US Speaker of the House, Nancy Pelosi, Democrat of California, leaves after her weekly press briefing on Capitol Hill in Washington, DC, on October 8, 2020.
Andrew Caballero-Reynolds | AFP | Getty Images
House Speaker Nancy Pelosi on Saturday dismissed the Trump administration’s latest coronavirus stimulus offer, continuing complicated negotiations between Democrats and Republicans that have stretched out for months.
The White House on Friday increased its offer to $1.8 trillion, nearly double the original offer from Republicans when talks began in late summer but about $400 billion less than the $2.2 trillion bill Democrats previously passed.
“This proposal amounted to one step forward, two steps back,” Pelosi said of the Trump administration’s stimulus offer.
“When the President talks about wanting a bigger relief package, his proposal appears to mean that he wants more money at his discretion to grant or withhold, rather than agreeing on language prescribing how we honor our workers, crush the virus and put money in the pockets of workers,” Pelosi said.
Congress has failed to pass new aid for months as the virus continues to spread across the country and economic recovery slows.
Pelosi said the administration’s proposal lacks a strategic plan to contain the spread of the virus, and has inadequate funding for state and local governments as well as financial relief for American families.
Pelosi has called for a deal that reinstates the $600 per week supplemental unemployment benefit that ended in July and puts tens of billions dollars into contact tracing, Covid-19 testing and vaccine development.
“Despite these unaddressed concerns, I remain hopeful that yesterday’s developments will move us closer to an agreement on a relief package that addresses the health and economic crisis facing America’s families,” Pelosi said.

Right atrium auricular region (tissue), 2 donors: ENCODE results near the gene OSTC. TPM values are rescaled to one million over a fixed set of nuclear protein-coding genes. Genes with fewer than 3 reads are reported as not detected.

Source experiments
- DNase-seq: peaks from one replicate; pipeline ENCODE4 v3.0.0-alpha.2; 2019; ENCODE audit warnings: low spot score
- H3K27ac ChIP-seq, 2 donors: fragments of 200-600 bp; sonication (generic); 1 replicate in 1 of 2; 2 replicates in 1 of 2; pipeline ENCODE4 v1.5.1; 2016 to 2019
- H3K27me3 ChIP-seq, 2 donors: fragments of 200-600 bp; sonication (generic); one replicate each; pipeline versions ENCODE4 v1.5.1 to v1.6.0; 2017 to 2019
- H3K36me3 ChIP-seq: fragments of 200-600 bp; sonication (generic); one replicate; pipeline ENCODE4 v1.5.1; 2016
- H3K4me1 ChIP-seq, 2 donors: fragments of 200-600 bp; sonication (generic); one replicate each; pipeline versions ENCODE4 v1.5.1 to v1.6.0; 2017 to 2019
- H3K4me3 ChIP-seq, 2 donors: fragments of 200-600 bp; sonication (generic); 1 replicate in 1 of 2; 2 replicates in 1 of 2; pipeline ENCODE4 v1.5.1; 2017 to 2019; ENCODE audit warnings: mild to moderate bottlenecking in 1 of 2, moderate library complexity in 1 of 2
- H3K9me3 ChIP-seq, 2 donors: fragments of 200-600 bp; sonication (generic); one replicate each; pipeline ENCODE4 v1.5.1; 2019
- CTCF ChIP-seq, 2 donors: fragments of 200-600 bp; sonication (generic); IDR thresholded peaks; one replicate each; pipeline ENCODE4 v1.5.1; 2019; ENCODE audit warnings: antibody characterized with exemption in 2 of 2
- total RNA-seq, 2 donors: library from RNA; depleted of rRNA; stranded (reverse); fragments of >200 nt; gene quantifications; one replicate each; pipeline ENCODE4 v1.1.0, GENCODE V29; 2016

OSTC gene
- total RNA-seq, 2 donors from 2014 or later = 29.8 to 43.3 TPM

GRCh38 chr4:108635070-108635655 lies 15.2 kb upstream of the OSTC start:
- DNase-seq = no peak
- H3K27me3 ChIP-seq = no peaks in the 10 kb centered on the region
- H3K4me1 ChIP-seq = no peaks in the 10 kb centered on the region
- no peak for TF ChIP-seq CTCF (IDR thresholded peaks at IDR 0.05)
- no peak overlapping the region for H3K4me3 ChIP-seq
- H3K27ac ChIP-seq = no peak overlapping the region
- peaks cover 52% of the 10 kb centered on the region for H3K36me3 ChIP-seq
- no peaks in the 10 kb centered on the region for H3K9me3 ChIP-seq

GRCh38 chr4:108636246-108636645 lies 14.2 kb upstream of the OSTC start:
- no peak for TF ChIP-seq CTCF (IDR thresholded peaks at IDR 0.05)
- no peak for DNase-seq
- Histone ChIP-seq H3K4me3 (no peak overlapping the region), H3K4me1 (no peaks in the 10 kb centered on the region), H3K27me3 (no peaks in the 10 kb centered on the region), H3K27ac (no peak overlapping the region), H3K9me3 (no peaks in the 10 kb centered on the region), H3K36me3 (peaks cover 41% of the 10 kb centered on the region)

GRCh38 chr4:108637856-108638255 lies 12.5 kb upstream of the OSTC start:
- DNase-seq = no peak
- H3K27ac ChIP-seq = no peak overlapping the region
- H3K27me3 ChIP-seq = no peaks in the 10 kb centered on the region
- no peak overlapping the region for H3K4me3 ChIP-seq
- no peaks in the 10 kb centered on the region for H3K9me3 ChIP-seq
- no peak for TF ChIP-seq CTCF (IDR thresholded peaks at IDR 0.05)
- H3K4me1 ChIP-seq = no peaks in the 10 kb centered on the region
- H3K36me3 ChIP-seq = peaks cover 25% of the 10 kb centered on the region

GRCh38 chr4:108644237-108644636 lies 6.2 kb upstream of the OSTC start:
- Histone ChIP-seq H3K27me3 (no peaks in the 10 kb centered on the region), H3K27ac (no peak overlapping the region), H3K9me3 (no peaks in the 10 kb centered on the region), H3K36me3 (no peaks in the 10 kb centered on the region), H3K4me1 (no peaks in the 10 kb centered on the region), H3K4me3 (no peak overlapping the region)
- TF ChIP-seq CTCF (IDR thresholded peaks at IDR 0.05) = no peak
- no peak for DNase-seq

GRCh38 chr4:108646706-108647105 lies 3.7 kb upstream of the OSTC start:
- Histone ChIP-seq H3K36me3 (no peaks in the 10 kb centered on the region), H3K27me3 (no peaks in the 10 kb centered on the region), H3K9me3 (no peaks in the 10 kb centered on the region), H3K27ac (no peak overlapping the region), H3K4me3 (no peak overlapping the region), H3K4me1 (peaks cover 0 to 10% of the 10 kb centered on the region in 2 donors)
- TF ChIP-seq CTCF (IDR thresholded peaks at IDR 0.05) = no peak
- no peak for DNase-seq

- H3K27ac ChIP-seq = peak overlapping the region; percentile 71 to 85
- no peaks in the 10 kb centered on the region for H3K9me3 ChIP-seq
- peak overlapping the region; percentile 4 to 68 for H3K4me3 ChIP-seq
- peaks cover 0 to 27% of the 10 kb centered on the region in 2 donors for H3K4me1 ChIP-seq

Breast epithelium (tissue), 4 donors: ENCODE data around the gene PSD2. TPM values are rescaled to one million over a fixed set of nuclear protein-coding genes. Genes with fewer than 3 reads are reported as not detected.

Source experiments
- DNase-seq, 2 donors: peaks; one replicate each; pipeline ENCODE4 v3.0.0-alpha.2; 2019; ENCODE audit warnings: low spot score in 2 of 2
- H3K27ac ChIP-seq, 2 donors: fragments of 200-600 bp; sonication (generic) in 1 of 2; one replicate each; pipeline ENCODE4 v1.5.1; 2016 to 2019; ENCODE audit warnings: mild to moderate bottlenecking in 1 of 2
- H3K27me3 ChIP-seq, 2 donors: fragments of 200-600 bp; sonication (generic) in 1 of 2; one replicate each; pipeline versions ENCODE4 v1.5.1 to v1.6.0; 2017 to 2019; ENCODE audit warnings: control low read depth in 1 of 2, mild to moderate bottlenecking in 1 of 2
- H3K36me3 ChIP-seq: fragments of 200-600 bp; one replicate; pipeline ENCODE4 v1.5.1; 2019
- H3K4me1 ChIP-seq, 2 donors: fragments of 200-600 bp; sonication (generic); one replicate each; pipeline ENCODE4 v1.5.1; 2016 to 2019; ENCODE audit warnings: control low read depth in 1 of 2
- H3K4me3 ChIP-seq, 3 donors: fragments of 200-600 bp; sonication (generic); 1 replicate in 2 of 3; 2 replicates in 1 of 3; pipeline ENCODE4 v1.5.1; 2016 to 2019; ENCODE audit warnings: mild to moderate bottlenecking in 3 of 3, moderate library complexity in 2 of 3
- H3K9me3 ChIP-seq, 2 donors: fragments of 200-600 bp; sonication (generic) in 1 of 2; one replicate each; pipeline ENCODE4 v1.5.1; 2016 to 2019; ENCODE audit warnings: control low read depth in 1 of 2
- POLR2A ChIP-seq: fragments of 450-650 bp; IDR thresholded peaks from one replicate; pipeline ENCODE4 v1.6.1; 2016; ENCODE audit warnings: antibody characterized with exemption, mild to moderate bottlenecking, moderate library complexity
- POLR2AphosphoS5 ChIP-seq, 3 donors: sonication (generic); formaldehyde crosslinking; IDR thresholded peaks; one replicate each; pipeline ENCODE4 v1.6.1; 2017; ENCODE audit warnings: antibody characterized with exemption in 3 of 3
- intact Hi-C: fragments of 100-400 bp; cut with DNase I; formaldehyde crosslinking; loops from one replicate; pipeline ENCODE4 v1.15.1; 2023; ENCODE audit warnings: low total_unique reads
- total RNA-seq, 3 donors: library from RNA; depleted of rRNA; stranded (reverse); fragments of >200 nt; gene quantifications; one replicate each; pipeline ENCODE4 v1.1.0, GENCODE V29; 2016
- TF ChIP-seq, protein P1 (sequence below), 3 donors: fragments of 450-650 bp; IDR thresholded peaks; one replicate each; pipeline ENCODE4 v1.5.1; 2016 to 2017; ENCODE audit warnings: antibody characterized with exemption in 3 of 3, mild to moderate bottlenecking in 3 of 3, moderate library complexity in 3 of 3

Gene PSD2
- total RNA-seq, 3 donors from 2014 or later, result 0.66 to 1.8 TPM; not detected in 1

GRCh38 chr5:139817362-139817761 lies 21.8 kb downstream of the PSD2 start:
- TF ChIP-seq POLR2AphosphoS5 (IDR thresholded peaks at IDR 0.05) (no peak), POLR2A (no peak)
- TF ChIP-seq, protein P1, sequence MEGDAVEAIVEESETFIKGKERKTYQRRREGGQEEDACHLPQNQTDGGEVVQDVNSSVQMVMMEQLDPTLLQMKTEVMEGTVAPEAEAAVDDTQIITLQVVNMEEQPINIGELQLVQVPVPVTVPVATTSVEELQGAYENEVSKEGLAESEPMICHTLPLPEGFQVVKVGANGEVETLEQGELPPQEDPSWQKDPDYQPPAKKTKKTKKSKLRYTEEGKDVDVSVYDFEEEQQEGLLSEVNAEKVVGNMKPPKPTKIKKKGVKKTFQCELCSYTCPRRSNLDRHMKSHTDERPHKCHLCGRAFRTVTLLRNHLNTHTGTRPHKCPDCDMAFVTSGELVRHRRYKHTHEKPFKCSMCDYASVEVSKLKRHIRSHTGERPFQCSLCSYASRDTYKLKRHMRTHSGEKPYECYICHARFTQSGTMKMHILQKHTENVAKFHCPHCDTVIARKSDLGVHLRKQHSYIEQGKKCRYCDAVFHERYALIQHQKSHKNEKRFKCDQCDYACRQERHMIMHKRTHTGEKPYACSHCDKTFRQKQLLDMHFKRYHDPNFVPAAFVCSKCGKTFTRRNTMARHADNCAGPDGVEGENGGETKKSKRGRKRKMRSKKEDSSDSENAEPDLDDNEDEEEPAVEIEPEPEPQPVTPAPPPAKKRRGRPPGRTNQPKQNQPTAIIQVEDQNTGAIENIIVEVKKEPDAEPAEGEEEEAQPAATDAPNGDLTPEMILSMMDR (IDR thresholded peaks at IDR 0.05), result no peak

On a call Saturday morning with Treasury Secretary Steven Mnuchin and White House Chief of Staff Mark Meadows, Senate Republicans expressed opposition to the White House’s new proposal due to the price tag and some of the policies, sources told NBC News. One source said Republicans took issue with what they described as an effort by Democrats to provide maximum health insurance subsidies to any new Obamacare enrollee as part of an agreement.
As election day approaches, it’s unclear if Congress will have enough time to produce a pandemic relief bill and push it through the Republican-held Senate, which is moving quickly to confirm Judge Amy Coney Barrett to the Supreme Court.
Trump, who called off talks several days ago, now says he’s changed his position on approving more coronavirus aid before the November election, telling right-wing radio host Rush Limbaugh that “I would like to see a bigger stimulus package, frankly, than either the Democrats or Republicans are offering.”
However, White House communications director Alyssa Farah later told reporters that the administration wants a package that costs below $2 trillion, which would be less than the $2.2 trillion bill Democrats have proposed.
— CNBC’s Jacob Pramuk contributed to this report